Claims that could be infringed by merely analyzing genetic data appear to be rare in Jensen and Murray dataset
In essence, Myriad’s method claims were patent ineligible because, as interpreted by the court, they could be infringed by analysis of genetic information. However, my research suggests that few if any of the gene patents identified by Jensen and Murray fall into this category. To the contrary, the vast majority of the claims in these patents would appear to be patent eligible.
Of the 533 patents I analyzed in my study, I only found 12 that included a claim reciting a method of analyzing a DNA sequence for a mutation or variation, and most if not all of those claims appear to require a physical manipulation of a patient's DNA in order for there to be infringement.
In 8 of the 12 patents (6,395,482; 6,087,107; 6,458,541; 6,743,579; 5,830,649; 5,840,486; 5,955,265; and 6,410,226) the broadest claims specifically require obtaining a sample from a patient's body, or analyzing for the genetic variation directly in a patient's body.
For example, Claim 1 of US patent number 6,395,482 recites:
1. A method for determining susceptibility in a human subject to schizophrenia wherein the method comprises the steps of:These eight claims would all appear to be patent eligible under AMP and Prometheus because they all involve physically manipulating a human sample obtained from patient.
(a) removing a bodily sample from the subject, wherein the sample comprises a polynucleotide sequence of a PRODH gene;
(b) determining whether the PRODH gene of the bodily sample comprises a DNA sequence comprising a variation in SEQ ID NO:1 consisting of a T to C transition in the first position of codon 497, such that the presence of said variation in said PRODH gene is indicative of said subject's susceptibility to schizophrenia.
The remaining four of the 12 patents (5,916,748; 6,630,304; 5,989,815; 6,432,644) are a little more ambiguous, and do not explicitly recite obtaining or analyzing a bodily sample. But arguably all of these claims do require physical manipulation of a sample, depending upon how a court interprets the claim, which will depend in part on how the claim terms were used in the patent specification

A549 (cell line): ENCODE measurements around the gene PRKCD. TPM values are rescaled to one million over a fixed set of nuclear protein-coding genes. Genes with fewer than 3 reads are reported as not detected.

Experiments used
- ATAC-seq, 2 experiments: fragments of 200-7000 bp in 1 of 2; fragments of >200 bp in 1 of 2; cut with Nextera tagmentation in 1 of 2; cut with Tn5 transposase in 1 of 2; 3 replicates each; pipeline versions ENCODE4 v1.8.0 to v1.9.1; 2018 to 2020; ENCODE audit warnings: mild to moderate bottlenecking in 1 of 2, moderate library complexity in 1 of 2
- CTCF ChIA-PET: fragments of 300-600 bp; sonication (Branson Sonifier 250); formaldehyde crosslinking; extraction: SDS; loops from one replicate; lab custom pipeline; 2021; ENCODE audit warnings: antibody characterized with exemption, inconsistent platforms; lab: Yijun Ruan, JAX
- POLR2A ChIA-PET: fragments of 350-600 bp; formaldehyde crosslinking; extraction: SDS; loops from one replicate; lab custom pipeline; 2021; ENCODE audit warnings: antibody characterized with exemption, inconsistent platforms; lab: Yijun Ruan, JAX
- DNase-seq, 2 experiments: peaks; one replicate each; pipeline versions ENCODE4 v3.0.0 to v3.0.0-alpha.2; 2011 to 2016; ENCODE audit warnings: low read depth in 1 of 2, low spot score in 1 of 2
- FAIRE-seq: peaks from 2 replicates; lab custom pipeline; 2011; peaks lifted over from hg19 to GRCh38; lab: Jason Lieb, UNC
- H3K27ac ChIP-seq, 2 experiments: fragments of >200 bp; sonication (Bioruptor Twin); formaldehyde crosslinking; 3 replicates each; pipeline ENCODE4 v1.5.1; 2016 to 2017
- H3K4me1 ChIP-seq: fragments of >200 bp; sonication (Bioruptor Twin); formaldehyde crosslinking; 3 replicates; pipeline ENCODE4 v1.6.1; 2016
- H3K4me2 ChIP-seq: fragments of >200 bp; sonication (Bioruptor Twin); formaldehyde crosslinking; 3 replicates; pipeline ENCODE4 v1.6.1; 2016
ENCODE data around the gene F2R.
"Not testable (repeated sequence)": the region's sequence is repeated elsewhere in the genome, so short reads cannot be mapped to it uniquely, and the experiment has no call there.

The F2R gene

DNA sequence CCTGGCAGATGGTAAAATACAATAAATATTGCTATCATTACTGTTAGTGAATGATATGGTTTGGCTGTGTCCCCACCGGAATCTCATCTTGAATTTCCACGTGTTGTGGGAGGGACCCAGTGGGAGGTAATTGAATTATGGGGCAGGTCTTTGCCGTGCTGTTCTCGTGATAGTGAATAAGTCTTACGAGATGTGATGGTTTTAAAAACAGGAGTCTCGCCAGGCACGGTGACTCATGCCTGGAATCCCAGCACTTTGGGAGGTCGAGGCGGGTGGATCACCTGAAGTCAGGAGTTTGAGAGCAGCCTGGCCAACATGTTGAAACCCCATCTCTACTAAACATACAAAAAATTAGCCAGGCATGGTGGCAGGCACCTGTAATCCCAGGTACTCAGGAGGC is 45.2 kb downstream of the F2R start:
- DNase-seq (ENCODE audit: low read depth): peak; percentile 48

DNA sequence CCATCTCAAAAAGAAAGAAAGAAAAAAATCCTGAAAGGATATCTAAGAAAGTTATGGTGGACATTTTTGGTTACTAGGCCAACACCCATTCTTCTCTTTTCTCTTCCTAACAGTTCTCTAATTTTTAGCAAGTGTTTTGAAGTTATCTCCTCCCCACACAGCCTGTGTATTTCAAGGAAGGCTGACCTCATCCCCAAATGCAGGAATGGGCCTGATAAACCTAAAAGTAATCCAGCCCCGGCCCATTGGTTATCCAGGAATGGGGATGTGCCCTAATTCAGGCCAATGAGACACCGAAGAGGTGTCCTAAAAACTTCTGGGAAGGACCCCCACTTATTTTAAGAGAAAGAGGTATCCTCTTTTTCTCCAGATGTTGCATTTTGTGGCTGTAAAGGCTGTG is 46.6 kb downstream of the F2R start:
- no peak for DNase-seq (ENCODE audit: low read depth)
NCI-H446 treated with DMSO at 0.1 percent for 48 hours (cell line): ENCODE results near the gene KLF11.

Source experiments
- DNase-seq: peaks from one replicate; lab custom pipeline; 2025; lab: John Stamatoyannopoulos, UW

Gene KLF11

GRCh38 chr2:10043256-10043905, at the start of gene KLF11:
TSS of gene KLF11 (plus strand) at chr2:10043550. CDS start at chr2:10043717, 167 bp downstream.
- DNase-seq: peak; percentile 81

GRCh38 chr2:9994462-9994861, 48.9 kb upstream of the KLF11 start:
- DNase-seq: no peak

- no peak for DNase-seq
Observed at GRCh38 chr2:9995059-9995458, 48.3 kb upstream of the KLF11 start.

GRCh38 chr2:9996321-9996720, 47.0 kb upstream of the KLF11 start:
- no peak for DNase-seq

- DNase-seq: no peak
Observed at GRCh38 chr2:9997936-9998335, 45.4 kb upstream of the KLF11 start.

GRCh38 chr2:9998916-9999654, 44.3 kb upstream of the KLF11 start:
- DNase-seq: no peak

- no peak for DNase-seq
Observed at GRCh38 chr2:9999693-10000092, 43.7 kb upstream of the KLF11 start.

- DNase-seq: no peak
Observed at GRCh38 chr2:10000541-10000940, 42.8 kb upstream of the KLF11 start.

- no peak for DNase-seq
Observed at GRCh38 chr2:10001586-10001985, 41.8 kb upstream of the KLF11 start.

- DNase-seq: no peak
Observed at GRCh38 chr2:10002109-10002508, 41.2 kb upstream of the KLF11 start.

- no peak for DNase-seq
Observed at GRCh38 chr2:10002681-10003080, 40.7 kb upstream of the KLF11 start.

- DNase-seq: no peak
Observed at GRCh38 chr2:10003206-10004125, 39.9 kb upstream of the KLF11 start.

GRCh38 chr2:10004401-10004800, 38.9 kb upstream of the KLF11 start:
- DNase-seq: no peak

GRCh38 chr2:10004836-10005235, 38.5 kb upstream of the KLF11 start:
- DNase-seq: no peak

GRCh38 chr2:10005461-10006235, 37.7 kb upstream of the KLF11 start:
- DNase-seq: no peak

For example, Claim 1 of 6,432,644 recites:
1. A method for diagnosing the presence of a polymorphism in human KCNE1 (the coding region of which is bases 193-579 of SEQ ID NO:3) which causes long QT syndrome wherein said method is performed by means which identify the presence of said polymorphism, wherein said polymorphism is one which results in the presence of a KCNE1 polypeptide of SEQ ID NO:4 with an altered amino acid, said altered amino acid being selected from the group consisting of: a) a Leu at residue 74.Note that this claim uses "means plus function" language, and would probably be interpreted to only cover means for identifying polymorphisms (a polymorphism is a genetic variation) that are described in the specification. If the only means for identifying polymorphisms described in the specification rely on physically analyzing DNA molecules, the claim would appear to be so-limited and thus patent eligible.
Similarly, Claim 1 of 6,630,304 recites:
1. A method of diagnosing a susceptibility to osteoporosis in an individual, comprising detecting a polymorphism in a human BMP2 gene of SEQ ID NO: 1, wherein the presence of a "T" at nucleotide position 11980 is indicative of a susceptibility to osteoporosis, compared with an individual having an "A" at nucleotide position 11980.This claim refers to detecting a genetic variation in a "gene," as opposed to a "sequence" (the language used by Myriad). If a court were to interpret the claim limitation "detecting a polymorphism in the gene" as requiring actual analysis of a DNA molecule (which could depend upon how the term "gene" is using the specification), the claim would appear to be patent eligible. However, if the claim is interpreted to encompass detecting a polymorphism by analyzing genetic sequence data, it would appear to be patent ineligible.